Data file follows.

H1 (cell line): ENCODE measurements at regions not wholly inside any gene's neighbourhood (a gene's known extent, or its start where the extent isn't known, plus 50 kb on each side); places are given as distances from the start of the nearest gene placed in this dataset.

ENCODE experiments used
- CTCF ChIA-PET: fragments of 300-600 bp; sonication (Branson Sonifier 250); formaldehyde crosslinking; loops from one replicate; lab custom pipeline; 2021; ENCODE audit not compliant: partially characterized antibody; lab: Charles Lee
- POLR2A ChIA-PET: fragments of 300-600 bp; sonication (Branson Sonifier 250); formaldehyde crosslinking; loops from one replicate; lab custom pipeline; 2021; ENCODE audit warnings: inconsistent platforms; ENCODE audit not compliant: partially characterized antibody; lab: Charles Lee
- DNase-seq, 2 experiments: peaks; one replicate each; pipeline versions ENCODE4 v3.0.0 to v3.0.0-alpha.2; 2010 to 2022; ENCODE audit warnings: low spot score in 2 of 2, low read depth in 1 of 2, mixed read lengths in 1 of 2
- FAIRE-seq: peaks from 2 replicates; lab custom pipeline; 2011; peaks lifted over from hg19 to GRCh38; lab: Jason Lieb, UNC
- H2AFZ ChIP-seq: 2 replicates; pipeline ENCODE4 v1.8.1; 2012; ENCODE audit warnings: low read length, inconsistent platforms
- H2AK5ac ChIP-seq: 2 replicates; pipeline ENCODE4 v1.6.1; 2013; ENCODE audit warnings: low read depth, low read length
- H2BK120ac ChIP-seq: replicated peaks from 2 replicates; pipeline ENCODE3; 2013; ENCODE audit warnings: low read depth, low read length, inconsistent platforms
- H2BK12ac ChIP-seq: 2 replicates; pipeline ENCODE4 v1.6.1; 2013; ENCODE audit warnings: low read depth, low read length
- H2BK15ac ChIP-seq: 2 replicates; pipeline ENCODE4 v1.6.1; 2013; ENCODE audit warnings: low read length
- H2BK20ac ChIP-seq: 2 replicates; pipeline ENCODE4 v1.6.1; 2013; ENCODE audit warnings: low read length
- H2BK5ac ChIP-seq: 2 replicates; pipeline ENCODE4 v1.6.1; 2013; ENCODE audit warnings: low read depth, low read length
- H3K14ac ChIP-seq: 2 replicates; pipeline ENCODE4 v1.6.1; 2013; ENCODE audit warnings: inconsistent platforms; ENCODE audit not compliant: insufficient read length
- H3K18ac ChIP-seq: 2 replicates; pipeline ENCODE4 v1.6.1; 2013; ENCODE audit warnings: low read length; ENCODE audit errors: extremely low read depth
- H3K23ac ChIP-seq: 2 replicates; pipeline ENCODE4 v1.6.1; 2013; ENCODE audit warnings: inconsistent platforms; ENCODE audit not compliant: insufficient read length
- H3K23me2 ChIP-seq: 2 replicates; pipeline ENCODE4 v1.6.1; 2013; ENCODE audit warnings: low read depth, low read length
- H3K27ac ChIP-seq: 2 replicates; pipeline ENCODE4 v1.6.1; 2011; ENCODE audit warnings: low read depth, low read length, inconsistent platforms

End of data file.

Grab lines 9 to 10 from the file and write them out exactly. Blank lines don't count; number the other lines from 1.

- H2BK120ac ChIP-seq: replicated peaks from 2 replicates; pipeline ENCODE3; 2013; ENCODE audit warnings: low read depth, low read length, inconsistent platforms
- H2BK12ac ChIP-seq: 2 replicates; pipeline ENCODE4 v1.6.1; 2013; ENCODE audit warnings: low read depth, low read length